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The Buddhist Bug, Into the Night 2015 by Anida Yoeu Ali

Image © the artist

floors of QAG and GOMA, both artists are dressed in spectacularly handmade costumes. Justin Shoulder a dragon-like, part-human part-robot, hybrid creature, with a car-like head and body reptilian and bird-like. Made from plastic straws, balloons, light bulbs and multi-coloured plastic feathers; Justin Shoulder’s creature moves like an animal in an unfamiliar place. Surveying its environment the creature pauses its paces now and again to let out digitally distorted grunts and barks.

 

Walking alongside Justin Shoulder is Bhenji Ra dressed in a tight, nude dress, an extravagant headpiece and nipples covered in small, ornamental, metal plates. Ra’s elegant but disconnected presence moves throughout the floors of QAGOMA; the entire time looking into a mirror made from seashells and sequins, self absorbed and admiring oneself from all angles. Justin Shoulder and Bhenji Ra both from the Philippines and now living in Sydney use performance as a way to explore queer and fantastical discussions.

 

Less colourful in visual imagery but equally intriguing is Gabriella and Silvana Mangano’s performance There is no There. A line of people all visually in unison - simple hair, same bland and simple clothing with expressionless faces moving the same motions and gestures. The group performs live in front of a projected film with the same uniformed people moving in the same manner; each person moves in time with one another in a collaboration; one foot moves a step forward or to the side with the other foot meeting back to the centre, one hand is placed on the mouth of the person to the right, a hand is placed on the back of the head of the person to the left. As a live cellist plays a sombre composition both the group on screen and live group turn to face the audience and point for an uncomfortable duration!

 

Born in Australia, Mangano’s language and gestures are inspired by a Soviet Union theatre collective called the Blue Blouse movement by performing gestures and movements from news articles and images.

 

Anida Youe Ali, Justin Shoulder, Bhenji Ra and Gabriella and Silvana Mangano will be performing across various locations in QAG and GOMA during APT8.

Identity plays a large part in APT8, one of many artists demonstrating this is Indonesian artist Melati Suryodarmo. I'm a Ghost in My Own House takes the form of a gruelling physical performance of pulverising and crushing large charcoal pieces for 12 hours. As the artist progresses, fragments of the carbon’s dust stains her white clothing. Suryodarmo’s video performance plays alongside a room filled with a sea of uncrushed charcoal and the dust that remains after her torturous test of endurance. Suspended above the black sea is her blackened dress, like a ghostly reminder of the impossible task she knew she couldn’t complete. This painful and exhausting performance echoes Suryodarmo’s need for belonging to a home, but being far from it.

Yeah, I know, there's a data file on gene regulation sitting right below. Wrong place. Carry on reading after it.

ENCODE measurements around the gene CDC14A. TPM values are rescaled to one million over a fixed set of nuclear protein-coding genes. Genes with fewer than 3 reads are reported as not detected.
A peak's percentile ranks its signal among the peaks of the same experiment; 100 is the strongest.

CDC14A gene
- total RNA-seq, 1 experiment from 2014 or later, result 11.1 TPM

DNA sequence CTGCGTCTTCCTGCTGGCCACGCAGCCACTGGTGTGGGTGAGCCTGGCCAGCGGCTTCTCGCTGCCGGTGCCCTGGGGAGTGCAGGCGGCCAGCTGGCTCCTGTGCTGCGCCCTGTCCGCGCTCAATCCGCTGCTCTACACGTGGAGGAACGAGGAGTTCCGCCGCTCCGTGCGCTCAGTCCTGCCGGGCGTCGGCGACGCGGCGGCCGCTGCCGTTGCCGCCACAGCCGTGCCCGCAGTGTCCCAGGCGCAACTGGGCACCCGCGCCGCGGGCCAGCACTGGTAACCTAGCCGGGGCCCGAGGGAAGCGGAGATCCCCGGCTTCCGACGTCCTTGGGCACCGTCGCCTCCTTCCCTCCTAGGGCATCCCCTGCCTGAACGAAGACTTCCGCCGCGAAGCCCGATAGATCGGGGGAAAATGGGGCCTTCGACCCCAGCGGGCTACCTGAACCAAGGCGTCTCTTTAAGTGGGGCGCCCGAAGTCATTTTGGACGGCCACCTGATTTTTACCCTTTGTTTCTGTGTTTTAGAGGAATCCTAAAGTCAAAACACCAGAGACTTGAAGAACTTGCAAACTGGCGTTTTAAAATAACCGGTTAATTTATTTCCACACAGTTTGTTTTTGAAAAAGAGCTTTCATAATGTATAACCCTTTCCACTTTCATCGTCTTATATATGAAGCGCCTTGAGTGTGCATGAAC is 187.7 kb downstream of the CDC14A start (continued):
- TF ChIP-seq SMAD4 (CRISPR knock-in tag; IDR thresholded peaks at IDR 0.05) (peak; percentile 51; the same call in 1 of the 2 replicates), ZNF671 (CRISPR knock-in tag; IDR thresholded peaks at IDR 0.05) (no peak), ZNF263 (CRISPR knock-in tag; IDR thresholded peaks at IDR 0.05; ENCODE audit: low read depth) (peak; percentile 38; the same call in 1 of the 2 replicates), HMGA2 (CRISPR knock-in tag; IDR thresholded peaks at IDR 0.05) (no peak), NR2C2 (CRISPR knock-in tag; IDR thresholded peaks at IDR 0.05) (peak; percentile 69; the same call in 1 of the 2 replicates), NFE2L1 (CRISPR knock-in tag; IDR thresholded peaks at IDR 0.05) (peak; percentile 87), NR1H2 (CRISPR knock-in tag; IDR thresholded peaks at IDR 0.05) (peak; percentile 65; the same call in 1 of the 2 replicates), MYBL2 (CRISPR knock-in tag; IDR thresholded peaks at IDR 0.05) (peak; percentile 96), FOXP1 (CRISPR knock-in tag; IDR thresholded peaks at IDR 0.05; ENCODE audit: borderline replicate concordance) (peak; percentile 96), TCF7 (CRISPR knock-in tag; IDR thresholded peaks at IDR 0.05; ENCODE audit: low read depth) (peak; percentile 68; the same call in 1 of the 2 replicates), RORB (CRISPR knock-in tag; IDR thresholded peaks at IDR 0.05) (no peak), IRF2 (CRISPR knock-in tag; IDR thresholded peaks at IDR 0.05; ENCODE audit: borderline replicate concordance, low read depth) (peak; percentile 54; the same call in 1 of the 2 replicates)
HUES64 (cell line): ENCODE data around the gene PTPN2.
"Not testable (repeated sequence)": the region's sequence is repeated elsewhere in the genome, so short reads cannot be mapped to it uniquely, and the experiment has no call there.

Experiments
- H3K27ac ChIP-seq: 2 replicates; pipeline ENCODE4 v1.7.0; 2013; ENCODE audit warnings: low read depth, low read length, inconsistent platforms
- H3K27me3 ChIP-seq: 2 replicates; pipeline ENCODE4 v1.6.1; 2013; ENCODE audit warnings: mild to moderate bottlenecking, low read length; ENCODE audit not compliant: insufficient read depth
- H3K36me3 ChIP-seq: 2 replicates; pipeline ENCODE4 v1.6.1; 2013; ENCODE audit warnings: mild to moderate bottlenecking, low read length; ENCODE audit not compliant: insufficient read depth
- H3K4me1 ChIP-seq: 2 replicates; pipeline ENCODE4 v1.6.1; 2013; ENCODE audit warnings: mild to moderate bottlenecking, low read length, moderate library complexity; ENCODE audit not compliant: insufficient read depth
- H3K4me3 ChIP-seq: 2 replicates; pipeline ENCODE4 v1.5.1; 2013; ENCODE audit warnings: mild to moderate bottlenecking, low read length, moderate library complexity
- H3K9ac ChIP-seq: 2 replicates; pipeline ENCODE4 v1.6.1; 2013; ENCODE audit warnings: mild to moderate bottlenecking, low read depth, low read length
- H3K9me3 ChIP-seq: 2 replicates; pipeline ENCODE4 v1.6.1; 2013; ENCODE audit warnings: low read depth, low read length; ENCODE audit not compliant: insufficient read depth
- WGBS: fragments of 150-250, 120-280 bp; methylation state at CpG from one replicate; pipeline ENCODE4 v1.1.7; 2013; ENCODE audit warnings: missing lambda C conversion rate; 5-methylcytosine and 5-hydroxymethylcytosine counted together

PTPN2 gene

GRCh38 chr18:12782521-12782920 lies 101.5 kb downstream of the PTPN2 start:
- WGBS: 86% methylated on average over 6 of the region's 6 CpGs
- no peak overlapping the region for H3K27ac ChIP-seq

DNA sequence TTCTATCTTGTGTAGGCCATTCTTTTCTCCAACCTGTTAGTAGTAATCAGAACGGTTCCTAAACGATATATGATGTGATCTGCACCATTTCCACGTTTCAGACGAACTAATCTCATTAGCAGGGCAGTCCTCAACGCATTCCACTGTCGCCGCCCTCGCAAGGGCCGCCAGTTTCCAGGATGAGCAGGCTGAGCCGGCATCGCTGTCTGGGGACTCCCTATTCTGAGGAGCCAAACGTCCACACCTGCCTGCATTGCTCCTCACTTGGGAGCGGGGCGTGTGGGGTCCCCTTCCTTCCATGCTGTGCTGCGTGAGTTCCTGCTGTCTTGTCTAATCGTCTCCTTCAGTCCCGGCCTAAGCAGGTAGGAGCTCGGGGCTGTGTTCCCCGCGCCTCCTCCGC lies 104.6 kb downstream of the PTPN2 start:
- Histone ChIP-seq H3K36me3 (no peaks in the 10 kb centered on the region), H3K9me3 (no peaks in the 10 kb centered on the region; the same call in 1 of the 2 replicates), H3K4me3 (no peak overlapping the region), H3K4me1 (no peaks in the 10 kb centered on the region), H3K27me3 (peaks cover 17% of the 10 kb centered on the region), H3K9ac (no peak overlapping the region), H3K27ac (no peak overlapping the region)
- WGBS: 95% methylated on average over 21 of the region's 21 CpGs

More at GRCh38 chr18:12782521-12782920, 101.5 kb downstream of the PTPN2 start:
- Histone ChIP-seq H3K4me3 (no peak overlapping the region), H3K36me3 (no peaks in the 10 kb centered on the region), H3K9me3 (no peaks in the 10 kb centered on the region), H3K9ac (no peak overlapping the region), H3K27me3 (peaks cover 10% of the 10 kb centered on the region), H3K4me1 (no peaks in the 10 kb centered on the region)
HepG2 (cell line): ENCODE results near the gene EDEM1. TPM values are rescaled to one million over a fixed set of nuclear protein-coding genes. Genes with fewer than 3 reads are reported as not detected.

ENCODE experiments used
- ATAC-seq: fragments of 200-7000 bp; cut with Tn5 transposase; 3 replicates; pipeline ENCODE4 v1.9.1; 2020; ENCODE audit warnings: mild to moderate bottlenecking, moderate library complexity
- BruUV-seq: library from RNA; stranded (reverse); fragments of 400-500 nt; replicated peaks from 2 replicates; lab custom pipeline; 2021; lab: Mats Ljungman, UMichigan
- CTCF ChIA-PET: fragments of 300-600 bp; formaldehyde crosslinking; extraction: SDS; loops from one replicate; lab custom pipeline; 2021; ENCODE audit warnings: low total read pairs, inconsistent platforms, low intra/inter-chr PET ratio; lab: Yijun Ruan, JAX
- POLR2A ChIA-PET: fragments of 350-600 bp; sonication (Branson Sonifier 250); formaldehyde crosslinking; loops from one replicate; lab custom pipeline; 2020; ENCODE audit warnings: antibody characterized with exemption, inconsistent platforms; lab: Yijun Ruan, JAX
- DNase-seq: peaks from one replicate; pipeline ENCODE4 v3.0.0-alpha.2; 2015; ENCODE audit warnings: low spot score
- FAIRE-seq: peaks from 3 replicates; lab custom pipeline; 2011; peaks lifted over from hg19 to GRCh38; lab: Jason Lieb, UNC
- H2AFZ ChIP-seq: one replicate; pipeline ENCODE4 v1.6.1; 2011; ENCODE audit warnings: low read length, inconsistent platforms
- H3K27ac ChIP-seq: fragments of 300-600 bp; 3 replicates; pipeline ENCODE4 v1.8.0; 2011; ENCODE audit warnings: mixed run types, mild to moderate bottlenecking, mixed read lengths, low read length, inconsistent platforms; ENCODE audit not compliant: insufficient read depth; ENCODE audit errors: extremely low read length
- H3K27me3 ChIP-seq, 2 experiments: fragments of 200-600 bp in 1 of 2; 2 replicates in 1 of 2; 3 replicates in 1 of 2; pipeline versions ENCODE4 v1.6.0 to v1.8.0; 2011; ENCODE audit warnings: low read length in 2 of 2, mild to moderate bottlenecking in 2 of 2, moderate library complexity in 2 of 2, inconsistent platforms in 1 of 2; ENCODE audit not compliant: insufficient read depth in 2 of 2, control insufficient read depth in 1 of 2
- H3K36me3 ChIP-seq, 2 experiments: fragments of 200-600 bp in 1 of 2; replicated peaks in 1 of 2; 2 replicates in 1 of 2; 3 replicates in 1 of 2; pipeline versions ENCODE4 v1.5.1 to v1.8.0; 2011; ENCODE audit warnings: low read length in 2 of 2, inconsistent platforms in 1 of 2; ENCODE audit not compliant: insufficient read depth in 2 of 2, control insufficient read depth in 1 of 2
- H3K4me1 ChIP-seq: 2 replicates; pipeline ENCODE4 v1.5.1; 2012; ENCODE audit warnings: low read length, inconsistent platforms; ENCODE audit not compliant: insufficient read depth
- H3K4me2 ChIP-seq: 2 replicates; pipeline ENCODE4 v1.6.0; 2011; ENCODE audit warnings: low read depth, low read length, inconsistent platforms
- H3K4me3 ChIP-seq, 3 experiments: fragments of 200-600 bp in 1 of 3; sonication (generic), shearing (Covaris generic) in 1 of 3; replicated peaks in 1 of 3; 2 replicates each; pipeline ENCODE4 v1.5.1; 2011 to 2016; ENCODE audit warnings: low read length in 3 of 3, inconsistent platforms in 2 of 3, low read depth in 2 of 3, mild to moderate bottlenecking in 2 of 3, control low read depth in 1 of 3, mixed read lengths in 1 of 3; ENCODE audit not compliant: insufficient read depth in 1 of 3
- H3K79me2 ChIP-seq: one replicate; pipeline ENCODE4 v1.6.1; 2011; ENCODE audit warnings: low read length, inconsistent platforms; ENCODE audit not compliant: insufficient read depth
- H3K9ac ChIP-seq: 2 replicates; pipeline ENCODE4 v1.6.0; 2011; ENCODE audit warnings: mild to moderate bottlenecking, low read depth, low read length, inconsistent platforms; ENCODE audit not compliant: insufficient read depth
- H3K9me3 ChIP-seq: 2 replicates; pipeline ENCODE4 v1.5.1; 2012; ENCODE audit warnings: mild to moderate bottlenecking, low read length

Live performance by Justin Shoulder and Bhenji Ra

Image © Mel Fletcher

Live performance by Justin Shoulder and Bhenji Ra

Image © Mel Fletcher

There is no there 2015

Live performance by Gabriella Mangano and Silvana Mangano

Image © the artists

Melati Suryodarmo uses charcoal as a representation of life’s energy that begins with liberation, then to catharsis and eventually death.

 

Seventh generation Australian Abdul Abdullah also references his displaced heritage with his ‘Coming to Terms’ series. The Wedding (Conspiracy to Commit) is a portrait of a typical Malaysian wedding scene, but in this particular image the bride and groom are wearing balaclavas. The artist’s mother who is Malaysian born is a reference to his work whilst also bringing to light western society’s common misconception of the Muslim population.

 

Christian Thompson is another artist exploring his long lost heritage. A descendent of the Kunja people of central-western Queensland Australia; the artist works with photography and performance, using himself as the subject to piece together visual references of both his ancestry and pop culture from his very different urban environment in which he was born and lives today. A marry of these two very dissimilar cultures makes for dark and alien imagery.

What’s most memorable at APT8 is the many forms of interactive artworks the festival presents. One of which is Indian artist Asim Waqif. A qualified architect, the artist sources disposed, reused and recyclable materials found around the locations in which the constructions are being exhibited. At APT8 Waqif’s All we leave behind are memories is an interactive installation made from timbre sourced from Brisbane construction sites that impressively spans 3 floors of GOMA. This site-specific framework whispers to passer-by with glitches and noises triggered by motion sensors that ultimately encourage the audience to get amongst it. Once touched, walked over and stood on, the artwork responds further with echoing bellows.